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West Nile virus depletes bird species from coast to coast
By Anita Manning, USA TODAY
West Nile virus has dramatically reduced populations of several common bird species, including robins, chickadees and other backyard visitors, says the first national assessment of the virus's effect on wild birds.
HUMAN ELEMENT: CDC maps and figures on West Nile cases
None of the declines has reached the point at which species are threatened, "but the impact is extensive. Almost 50% of crows have declined in some regions," says Marm Kilpatrick, senior research scientist with the New York-based Consortium for Conservation Medicine at the Wildlife Trust, a co-author of the paper in today's issue of the journal Nature.
Researchers examined 20 species, but "there are another 300-400 species of birds in North America. It would be foolish to think these are the only birds that have been affected."
West Nile, a mosquito-borne virus, first appeared on this continent in New York in the summer of 1999. During the next five years, it spread across the country and is now considered established here. It infects birds, humans, horses and many other animals, usually through the bite of an infected mosquito. There is a vaccine for horses, but not for humans.
Last year, according to the Centers for Disease Control and Prevention, it infected 4,268 people and killed 177.
Kilpatrick and researchers at the Smithsonian Migratory Bird Center used 26 years of data from North American Breeding Bird Survey sites across 10 states to predict the size of populations of common bird species. They compared the predictions with what was seen in the bird survey in the years after West Nile arrived and found that once the virus appeared in a region, there was a "steep and sometimes progressive" decline in populations of crows, robins, chickadees and eastern bluebirds, all of which had been increasing before the virus arrived. Declines also were seen in populations of tufted titmice, house wrens and blue jays.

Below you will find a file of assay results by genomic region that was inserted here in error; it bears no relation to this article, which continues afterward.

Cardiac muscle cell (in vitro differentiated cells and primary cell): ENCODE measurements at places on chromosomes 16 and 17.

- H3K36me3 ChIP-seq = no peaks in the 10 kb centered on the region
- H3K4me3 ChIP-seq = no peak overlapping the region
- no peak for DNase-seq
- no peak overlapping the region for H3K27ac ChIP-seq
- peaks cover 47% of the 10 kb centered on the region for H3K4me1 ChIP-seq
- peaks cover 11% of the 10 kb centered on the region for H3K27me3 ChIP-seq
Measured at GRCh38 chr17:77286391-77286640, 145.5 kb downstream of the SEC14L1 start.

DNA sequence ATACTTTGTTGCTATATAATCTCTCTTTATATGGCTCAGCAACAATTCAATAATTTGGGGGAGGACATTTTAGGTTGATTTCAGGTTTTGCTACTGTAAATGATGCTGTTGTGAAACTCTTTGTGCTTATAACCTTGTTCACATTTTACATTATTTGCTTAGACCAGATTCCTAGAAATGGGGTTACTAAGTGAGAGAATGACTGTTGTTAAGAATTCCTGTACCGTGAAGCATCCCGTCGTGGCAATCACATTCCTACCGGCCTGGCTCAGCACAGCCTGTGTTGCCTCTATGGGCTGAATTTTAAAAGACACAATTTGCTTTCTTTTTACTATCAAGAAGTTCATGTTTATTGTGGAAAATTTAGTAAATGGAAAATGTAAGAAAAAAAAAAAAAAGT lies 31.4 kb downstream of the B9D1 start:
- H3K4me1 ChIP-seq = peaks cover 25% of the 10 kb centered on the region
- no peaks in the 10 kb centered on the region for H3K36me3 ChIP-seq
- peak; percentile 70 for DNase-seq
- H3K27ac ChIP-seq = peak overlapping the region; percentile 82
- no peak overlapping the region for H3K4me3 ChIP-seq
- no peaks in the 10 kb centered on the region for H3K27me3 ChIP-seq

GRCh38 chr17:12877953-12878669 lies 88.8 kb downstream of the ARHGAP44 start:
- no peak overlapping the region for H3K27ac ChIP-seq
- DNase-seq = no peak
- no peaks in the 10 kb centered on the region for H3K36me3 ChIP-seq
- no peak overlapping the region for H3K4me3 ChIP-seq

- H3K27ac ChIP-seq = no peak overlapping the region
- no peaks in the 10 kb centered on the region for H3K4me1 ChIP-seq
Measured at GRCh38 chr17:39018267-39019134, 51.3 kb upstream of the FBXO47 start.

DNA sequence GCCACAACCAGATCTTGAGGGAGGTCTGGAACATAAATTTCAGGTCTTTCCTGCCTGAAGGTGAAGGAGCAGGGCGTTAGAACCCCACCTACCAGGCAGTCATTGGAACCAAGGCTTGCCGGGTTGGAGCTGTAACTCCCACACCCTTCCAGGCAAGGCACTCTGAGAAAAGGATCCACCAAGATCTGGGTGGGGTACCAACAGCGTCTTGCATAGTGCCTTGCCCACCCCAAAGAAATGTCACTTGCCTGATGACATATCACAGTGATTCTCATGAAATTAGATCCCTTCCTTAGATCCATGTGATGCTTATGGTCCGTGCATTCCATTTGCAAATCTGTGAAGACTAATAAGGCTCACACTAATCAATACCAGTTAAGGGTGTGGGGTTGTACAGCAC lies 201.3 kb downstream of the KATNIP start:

Of the 20 species studied, 13 hit 10-year population lows after the West Nile epidemic of 2003, the worst year so far in the USA, when the CDC reported 9,862 people were infected and 264 died.
"We show a wave of bird decline from the East Coast to the West Coast that mirrors what we know about the dispersal of West Nile virus," says lead author Shannon LaDeau. But the decline is not uniform, even within regions. Crows, among the hardest-hit species overall, show declines up to 45% in the mid-Atlantic, she said, but "some sites in Maryland had declines closer to 85% and some had none at all." Researchers are trying to understand the variations.
Though the declines have been significant, the news is not all bad, says Erik Hofmeister of the U.S. Geological Survey. The survey shows an increase in some populations in the last year counted, he said, suggesting "there may be a rebound in some species." The report notes that blue jays and house wrens, which suffered declines, had returned to their pre-West Nile virus populations by 2005.
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